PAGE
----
tserkov) over in the square's north-eastern corner is a working church; the
inside is ornate. The 1787 Virgin of All Sorrows Church (Skorbyashchenskaya
tserkov) next to it is smaller but has a big bell tower.
- Monastery of the Deposition. The Monastery of the Deposition of the
Holy Robe (Rizopolozhensky monastyr) is said to date from 1207 but the
existing buildings are 16th to 19th century. It's now a dilapidated mess but
has two pretty, pyramidal entrance turrets (1688) on the south gate.
Suzdal's tallest structure, a 72m bell tower (1813-19), rises from
the east wall. The central Deposition Cathedral (Rizopolozhensky
Sobor), with three helmet domes, dates from the first half of the 16th
century; it is reminiscent of the Moscow Kremlin's Archangel Cathedral.
- Alexandrovsky Convent. This little, white convent (Alexandrovsky
monastyr) at the top of the river embankment stands out for its simple,
quiet beauty. Reputedly founded in 1240 by Alexander Nevsky for noble women
whose men folk had been killed by the Tatars, its present Ascension
Church (Voznesenskaya tserkov) and bell tower date from 1695.
- Saviour Monastery of St Euthymius. Founded in the 14th century to
protect the town's northern entrance, Suzdal's biggest monastery (Spaso-Yevfimievsky
monastyr) grew mighty in the 16th and 17th centuries after Vasily III,
Ivan the Terrible and the noble Pozharsky family funded impressive new stone
buildings and big land and property acquisitions. It was girded with its
great brick walls and towers in the 17th century.
Inside, a tall 16th to 17th century bell tower stands before the seven-domed
Cathedral of the Transfiguration of the Saviour (Spaso-Preobrazhensky
sobor). Every hour on the hour during opening times, a 10 minute concert of
chimes is given on the bell tower's bells - well worth hearing. The
cathedral was built in the 1590s in 12th to 13th century Vladimir-Suzdal
style. Inside, some bright 1689 frescoes recounting the monastery's history,
by the school of the famous Gury Nikitin from Kostroma, have been uncovered.
The tomb of Prince Dmitry Pozharsky (1578-1642), leader of the
Russian army that drove the Polish invaders from Moscow in 1612, is by the
cathedral's east wall.
The 1525 Assumption Church (Uspenskaya tserkov) facing the bell tower
adjoins the old Father Superior's chambers, which houses a display of
Russian books from the 15th century on. The monks' quarters across
the compound contain a museum of modern Russian folk art.
At the north end of the complex is the old monastery prison, set up
in 1764 for religious dissidents, now closed to visitors, and the combined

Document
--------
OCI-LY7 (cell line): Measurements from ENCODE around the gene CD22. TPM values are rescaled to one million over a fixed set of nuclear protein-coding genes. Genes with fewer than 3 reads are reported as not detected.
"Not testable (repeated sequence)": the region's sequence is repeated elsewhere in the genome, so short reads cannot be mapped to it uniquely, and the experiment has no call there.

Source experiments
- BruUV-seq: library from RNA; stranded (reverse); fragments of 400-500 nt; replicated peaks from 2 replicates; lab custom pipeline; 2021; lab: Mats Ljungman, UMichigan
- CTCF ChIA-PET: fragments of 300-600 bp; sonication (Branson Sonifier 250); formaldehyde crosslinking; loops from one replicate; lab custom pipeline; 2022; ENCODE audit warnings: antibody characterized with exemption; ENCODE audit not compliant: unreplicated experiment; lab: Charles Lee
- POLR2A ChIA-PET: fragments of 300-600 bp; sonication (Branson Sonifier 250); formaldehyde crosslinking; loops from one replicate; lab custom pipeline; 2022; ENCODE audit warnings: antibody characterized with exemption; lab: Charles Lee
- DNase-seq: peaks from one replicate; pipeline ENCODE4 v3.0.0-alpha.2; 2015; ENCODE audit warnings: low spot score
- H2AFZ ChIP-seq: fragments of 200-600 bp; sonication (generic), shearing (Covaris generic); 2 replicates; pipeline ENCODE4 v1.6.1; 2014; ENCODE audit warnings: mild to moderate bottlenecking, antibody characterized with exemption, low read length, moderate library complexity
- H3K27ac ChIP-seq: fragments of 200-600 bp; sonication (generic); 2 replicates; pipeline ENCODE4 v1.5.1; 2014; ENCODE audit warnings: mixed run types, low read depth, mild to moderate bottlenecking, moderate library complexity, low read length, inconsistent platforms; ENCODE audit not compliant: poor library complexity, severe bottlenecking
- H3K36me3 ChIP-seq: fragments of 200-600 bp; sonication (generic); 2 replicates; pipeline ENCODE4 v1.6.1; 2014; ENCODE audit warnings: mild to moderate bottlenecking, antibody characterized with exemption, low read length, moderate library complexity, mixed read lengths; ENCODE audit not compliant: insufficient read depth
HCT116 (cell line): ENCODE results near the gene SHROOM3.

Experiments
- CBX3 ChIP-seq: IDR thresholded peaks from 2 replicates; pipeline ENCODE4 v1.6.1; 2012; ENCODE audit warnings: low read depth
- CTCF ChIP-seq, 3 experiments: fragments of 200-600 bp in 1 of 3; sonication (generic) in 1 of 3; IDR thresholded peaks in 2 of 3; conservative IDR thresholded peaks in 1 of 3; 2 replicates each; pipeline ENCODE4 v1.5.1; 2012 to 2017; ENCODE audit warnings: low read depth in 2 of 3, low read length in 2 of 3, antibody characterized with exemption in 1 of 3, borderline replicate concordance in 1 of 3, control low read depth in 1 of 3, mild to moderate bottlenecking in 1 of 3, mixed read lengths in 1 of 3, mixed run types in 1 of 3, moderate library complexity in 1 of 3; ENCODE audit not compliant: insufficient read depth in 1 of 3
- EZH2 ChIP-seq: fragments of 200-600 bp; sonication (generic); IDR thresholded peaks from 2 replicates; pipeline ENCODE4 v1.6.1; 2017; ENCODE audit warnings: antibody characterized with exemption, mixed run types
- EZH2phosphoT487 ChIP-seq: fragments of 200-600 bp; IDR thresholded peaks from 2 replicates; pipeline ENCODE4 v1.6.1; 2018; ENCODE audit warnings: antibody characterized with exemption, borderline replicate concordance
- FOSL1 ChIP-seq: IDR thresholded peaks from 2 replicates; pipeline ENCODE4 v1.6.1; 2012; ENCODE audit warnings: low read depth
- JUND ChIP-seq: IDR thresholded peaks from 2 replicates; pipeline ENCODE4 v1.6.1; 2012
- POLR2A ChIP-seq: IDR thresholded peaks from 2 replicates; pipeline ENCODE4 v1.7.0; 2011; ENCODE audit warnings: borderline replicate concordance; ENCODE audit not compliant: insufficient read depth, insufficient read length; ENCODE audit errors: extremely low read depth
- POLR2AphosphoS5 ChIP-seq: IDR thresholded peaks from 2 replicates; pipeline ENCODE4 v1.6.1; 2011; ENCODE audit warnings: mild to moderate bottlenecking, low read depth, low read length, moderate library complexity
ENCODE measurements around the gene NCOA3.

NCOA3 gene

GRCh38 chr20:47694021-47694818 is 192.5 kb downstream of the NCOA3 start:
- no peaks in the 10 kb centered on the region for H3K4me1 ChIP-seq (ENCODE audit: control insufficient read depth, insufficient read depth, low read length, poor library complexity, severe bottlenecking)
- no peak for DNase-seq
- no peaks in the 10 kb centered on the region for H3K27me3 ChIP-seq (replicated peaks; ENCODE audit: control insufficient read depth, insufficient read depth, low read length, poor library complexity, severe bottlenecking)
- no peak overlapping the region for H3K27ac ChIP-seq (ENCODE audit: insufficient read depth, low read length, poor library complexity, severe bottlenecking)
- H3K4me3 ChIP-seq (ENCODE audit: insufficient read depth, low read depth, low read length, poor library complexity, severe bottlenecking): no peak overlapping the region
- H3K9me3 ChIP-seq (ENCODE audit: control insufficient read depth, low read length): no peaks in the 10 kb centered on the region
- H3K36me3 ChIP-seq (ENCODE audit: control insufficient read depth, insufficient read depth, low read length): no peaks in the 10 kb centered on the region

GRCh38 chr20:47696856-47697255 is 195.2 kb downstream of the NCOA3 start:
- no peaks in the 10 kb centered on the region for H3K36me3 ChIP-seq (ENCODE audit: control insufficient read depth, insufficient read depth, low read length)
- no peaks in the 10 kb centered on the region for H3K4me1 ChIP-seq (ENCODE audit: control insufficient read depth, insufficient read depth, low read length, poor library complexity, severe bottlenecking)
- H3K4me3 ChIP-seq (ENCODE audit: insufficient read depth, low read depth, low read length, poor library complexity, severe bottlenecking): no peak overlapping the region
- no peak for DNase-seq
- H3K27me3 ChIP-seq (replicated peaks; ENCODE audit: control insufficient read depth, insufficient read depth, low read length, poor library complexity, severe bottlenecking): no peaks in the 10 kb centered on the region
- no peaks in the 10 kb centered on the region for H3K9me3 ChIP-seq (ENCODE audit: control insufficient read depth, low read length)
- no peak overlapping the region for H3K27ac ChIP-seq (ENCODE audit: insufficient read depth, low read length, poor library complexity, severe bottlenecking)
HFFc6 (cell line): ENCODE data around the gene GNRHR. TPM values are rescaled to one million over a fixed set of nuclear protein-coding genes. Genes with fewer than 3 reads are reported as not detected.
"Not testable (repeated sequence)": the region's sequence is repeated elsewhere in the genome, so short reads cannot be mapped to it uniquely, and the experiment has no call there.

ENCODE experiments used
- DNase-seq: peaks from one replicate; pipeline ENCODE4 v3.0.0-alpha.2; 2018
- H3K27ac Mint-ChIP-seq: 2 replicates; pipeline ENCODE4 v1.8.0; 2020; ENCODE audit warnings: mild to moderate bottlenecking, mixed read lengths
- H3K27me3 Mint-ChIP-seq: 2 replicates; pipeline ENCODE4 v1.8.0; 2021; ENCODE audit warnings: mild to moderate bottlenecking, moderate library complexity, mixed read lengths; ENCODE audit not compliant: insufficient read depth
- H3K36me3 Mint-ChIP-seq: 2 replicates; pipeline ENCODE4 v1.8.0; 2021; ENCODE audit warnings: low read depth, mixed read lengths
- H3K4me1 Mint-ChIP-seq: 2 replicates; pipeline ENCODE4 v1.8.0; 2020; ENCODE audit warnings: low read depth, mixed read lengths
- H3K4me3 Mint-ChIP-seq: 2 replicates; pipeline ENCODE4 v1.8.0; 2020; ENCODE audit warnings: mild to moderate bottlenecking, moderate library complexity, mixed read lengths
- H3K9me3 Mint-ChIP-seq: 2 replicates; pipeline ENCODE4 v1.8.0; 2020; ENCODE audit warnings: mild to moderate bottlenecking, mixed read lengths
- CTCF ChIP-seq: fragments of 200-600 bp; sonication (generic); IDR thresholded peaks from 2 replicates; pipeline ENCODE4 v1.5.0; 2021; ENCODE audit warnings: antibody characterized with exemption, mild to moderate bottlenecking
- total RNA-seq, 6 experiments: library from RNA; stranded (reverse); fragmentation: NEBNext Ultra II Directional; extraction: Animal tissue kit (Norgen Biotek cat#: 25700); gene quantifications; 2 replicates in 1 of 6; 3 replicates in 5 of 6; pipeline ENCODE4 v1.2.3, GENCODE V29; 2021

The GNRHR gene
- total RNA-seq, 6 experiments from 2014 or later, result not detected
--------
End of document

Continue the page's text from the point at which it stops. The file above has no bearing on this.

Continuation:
hospital and St Nicholas' Church (Bolnichnye kelyi i Nikolskaya
tserkov, 1669), which contain a rich museum of 12th to 20th century Russian
applied art, much of it from Suzdal itself. The entrance and ticket
office are in the high gate-tower in the south wall. Foreigner entry is $ 1,
plus $1 for each of four museums or exhibitions inside. The monastery is
open from 10 am to 6 pm, except Monday and the last Thursday of the month.
Across ulitsa Lenina from the south-east corner of the monastery are the
1696-1707 Our Lady of Smolensk Church (Smolenskaya tserkov) and
Suzdal's only surviving early 18th century town house; the latter is
furnished in original style and open from 10 am to 4 pm daily except Monday.
- Intercession Convent. The Intercession Convent (Pokrovsky monastyr),
founded in 1364, has been handed back to the Church since Soviet times and a
small community of black-robed nuns is in residence. The three-domed Intercession
Cathedral (Pokrovsky sobor) in the center, built in 1510-18, is in
religious use again.
The convent was originally a place of exile for the unwanted wives of tsars
— among them Solomonia Saburova, first wife of Vasily III, who was sent
here in the 1520s because of her supposed infertility. The story goes that
she finally became pregnant too late to avoid being divorced. A baby boy was
born in Suzdal but, fearing he would be seen as a dangerous rival to any
sons produced by Vasily's new wife, Yelena Glinska, Solomonia secretly had
him adopted, pretended he had died and staged a mock burial. This was
probably just as well for the boy since Yelena did indeed produce a son -
Ivan the Terrible.
The legend received dramatic corroboration in 1934 when researchers opened a
small 16th century tomb beside Solomonia's, in the crypt beneath the
Intercession Cathedral. They found a silk and pearl shirt stuffed with rags
- and no bones.